Farmer wants a life: Ag bodies keen to engage in zero emissions plan

Prominent leaders of Queensland agriculture are mobilising to promote their industry’s credentials as a key influencer in the nation’s strategic direction on mitigating climate change.

Feb 10, 2021, updated Feb 10, 2021
AI could be used to speed up the breeding of plants and animals (Photo by Raphael Rychetsky on Unsplash)

AI could be used to speed up the breeding of plants and animals (Photo by Raphael Rychetsky on Unsplash)

The escalation comes amid mounting pressure on the federal Nationals to reverse the party’s call earlier this week on exempting agriculture from Australia’s climate efforts.

AgForce CEO Michael Guerin said agriculture was a strong part of the climate change solution and was ready to take part in the conversation with Australia’s science community and political leaders to ensure an evidence-based approach was implemented to achieving the carbon neutral targets.

“It will be incredibly difficult for Australia to achieve its climate change targets if agriculture is excluded from our nation’s goal to reach zero emissions,” Guerin said.

“Agriculture doesn’t want a free pass from its responsibility to the planet.”

Guests this morning at a Queensland Futures Institute breakfast in Brisbane are expected to hear from political and business leaders for their views on Queensland’s best policy options for guiding the economy in a post-Covid, carbon constrained world.

Among the panelists will be Dr Georgina Davis, Queensland Farmers Federation CEO, who has told InQueensland ahead of her appearance that climate is a clear first place among the challenges facing farmers in 2021.

With almost 70 per cent of Queensland still drought declared, Davis says recent rainfall, particularly around Brisbane, has been misleading, with most of the state still tinder dry and only small areas receiving patchy rain.

Citing Bureau of Meteorology outlooks, Davis says the La Niña rainfall cycle, tipped by long-range weather forecasters to bring above average rainfall this summer, may also have passed its peak as the traditional wet season draws to a close.

“We had some farmers who planted crops in anticipation of the La Niña – only for some of those crops to fail while some areas had rain but too late to plant summer crops,” she said.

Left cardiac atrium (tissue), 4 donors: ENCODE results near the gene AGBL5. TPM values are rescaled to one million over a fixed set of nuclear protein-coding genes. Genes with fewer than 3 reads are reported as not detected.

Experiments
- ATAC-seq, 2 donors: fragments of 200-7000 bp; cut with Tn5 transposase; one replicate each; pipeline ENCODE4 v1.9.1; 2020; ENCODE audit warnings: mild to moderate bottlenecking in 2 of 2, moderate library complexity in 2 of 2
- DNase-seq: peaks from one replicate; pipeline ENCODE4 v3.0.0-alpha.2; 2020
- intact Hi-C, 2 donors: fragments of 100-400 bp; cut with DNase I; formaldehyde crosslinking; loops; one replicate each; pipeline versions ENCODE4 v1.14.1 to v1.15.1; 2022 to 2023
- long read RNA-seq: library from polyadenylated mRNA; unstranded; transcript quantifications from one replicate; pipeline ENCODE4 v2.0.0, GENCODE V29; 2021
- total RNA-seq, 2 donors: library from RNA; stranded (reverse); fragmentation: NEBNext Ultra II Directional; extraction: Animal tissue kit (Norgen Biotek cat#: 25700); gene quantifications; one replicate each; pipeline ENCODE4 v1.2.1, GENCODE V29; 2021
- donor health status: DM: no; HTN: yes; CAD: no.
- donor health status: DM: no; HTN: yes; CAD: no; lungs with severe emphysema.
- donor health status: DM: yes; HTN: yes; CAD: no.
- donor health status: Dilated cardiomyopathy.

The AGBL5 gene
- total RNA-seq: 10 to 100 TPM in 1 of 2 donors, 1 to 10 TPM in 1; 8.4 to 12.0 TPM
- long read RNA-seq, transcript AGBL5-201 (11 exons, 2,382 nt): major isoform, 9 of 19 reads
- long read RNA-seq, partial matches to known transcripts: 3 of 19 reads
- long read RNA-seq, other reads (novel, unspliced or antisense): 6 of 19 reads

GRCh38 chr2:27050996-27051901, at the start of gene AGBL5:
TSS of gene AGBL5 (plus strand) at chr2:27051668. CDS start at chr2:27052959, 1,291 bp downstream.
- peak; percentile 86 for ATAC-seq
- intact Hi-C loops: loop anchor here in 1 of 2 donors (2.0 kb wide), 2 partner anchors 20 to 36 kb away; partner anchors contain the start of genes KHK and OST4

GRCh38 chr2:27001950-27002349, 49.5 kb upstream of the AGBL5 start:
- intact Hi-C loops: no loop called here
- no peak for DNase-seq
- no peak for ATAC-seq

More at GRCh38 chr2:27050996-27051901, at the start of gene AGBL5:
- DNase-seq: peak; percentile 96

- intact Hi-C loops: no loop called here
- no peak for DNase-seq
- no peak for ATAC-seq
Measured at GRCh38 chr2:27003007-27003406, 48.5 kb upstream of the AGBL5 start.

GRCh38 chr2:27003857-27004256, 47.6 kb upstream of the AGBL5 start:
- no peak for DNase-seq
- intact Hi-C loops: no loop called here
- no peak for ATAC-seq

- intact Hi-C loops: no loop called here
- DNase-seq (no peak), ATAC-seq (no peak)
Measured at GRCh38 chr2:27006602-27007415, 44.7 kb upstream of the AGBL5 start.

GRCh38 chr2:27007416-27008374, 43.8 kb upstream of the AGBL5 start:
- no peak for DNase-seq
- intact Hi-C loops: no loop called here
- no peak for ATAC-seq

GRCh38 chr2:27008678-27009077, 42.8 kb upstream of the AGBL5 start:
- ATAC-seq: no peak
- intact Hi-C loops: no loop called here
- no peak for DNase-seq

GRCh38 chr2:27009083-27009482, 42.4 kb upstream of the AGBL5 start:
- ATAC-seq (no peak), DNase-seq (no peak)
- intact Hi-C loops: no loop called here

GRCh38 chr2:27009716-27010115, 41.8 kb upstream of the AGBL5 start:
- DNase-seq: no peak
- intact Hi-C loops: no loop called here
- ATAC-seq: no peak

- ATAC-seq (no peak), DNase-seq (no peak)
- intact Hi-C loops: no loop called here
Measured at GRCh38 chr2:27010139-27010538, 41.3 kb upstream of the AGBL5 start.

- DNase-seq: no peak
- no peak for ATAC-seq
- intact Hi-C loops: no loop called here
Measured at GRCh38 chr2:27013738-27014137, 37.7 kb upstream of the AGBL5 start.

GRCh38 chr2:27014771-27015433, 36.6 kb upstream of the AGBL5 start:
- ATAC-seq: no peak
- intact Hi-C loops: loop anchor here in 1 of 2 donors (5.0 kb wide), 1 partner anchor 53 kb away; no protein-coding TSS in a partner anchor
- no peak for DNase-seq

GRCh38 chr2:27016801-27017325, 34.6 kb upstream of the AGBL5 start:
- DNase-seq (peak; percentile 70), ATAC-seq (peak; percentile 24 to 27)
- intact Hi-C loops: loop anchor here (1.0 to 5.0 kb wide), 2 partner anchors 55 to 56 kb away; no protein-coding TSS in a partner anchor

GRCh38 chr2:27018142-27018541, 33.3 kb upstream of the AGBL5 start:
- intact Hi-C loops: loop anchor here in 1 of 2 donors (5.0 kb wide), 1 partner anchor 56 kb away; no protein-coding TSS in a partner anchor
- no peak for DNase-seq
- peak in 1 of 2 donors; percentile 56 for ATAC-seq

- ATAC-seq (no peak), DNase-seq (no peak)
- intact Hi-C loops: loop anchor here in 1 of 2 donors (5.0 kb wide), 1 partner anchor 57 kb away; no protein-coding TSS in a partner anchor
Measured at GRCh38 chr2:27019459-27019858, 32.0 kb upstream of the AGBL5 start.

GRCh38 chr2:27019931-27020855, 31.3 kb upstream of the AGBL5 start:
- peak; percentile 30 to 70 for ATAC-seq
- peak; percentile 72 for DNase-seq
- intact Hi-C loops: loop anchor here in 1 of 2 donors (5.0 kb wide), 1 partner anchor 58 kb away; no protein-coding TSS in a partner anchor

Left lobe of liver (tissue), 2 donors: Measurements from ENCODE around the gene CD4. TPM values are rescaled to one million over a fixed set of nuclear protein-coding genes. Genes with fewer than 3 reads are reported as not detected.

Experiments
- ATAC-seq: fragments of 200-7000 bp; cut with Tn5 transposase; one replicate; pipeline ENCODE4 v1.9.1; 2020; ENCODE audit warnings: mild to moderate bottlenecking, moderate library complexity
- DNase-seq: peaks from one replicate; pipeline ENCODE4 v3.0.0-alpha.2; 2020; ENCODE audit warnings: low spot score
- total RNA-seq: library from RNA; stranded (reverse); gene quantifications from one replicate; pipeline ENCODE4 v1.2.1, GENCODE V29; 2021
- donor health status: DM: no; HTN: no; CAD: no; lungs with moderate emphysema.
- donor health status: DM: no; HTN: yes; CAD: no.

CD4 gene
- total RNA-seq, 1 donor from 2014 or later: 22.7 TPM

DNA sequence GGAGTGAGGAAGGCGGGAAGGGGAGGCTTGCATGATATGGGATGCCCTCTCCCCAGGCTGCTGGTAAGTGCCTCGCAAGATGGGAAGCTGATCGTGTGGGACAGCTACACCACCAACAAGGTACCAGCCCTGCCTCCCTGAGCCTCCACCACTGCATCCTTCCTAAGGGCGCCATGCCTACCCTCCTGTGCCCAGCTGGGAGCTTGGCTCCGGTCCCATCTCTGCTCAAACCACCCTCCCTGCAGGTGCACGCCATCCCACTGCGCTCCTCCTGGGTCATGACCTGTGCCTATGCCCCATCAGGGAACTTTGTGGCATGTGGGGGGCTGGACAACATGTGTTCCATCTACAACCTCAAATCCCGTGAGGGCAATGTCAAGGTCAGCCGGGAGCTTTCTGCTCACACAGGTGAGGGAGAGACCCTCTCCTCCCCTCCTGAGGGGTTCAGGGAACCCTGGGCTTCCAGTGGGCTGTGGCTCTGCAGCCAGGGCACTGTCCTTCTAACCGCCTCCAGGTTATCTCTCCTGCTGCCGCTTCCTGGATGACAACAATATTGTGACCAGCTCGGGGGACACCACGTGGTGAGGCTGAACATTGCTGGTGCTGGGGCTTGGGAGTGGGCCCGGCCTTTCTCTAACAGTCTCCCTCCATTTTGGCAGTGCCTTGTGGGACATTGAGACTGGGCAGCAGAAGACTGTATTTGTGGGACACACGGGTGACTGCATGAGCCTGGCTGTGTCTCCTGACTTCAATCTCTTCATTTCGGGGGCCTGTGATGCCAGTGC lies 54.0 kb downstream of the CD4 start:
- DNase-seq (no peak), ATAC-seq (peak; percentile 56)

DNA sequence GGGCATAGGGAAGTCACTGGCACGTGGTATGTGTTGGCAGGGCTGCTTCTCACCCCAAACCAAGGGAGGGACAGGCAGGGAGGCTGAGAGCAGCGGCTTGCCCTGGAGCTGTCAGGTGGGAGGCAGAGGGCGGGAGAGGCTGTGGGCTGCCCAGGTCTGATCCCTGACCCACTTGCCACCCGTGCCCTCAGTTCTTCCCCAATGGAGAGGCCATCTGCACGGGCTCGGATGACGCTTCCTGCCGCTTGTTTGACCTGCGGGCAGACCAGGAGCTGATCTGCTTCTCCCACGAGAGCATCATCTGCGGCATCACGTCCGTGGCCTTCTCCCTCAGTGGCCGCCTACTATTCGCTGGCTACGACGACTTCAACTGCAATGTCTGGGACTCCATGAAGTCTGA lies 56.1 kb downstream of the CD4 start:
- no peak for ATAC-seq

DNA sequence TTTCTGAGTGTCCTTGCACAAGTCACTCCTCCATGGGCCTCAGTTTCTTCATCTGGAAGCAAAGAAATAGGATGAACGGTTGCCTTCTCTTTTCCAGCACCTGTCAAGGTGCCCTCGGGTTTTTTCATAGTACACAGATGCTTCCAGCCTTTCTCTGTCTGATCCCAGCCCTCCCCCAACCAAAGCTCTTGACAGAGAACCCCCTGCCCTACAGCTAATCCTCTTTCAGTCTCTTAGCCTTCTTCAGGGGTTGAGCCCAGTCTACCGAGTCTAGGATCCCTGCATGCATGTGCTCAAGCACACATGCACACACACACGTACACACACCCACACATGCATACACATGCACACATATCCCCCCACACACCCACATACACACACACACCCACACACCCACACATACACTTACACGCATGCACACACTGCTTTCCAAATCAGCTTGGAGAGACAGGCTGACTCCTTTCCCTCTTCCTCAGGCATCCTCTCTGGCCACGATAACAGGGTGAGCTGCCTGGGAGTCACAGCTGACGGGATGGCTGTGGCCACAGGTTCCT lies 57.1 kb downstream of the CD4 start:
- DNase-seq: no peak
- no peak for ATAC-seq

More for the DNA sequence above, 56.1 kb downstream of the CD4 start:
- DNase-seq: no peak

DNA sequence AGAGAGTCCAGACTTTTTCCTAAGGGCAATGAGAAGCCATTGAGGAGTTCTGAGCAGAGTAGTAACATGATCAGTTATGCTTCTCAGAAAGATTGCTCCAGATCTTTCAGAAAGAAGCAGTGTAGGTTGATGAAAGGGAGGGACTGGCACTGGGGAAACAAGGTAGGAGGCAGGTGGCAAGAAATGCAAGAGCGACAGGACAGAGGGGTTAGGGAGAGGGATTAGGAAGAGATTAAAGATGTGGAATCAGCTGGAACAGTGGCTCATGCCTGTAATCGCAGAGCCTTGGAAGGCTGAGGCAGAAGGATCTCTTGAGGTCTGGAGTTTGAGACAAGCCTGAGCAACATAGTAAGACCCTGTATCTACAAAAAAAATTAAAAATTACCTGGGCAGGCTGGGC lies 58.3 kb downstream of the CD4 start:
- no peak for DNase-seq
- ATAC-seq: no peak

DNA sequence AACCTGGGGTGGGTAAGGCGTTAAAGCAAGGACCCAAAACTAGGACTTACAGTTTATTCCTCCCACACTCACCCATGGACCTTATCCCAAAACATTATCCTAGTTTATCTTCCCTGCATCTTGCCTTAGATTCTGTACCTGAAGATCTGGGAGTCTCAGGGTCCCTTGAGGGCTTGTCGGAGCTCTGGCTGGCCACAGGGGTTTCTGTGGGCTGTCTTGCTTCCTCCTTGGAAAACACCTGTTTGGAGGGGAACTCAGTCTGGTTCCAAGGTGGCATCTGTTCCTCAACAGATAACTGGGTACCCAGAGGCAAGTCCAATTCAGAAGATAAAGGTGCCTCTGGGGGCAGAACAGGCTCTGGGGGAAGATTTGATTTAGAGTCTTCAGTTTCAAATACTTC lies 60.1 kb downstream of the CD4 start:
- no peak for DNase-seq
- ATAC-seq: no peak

“However, the rain we have had has mostly not been sufficient to replenish storages or provide significant river or overland flows.”

According to Davis, assistance to alleviate drought pain also appears to be evaporating.

“The Emergency Water Infrastructure Rebate, appears to have stalled between Federal and State Ministers, with no clear advice on when it will recommence or if producers who applied previously will be eligible or need to re-apply,” she said.

“The announcement last year has led producers to believe funding was to be available – but no-one appears to have clear, practical answers.

“QFF is also advocating for severe drought to be classified as a natural disaster, to attract similar levels of assistance and response. “

Labour shortage bites

Also drying up is the sector’s labour pool, in particular casual workers to pick ripening fruit and vegetables.

As previously reported by InQueensland, farm employers Australia wide are suffering in the wake of Covid imposed international travel restrictions.

The horticulture sector, which has traditionally relied heavily on a foreign ‘backpacker’ workforce on tourist visas, has been hardest hit.

According to Queensland Department of Agriculture and Fisheries statistics, the state currently needs at least 7000 workers for the sector.

QFF CEO, Dr Georgina Davis.

With demand for casual labour expected to peak around March, it means up to 26,000 jobs going unfilled.

The National Lost Crop Register, which records crops that have gone to waste because of a lack of seasonal labour, put Queensland’s current losses at about $35 million.

Davis says the headlines of worker shortages and the images of unpicked produce rotting on the ground, often don’t show the pain being felt by farming families trying to keep their businesses afloat amid the crisis.

“This is having a direct impact on the number of hours that farmers and existing workforces are doing, with many farmers and their families working incredibly long hours increasing fatigue and negative health outcomes,” she said.

“These losses are impacting business viability and, the capacity and confidence to invest in their next season and will have long-term impacts on Queensland’s agricultural sector.”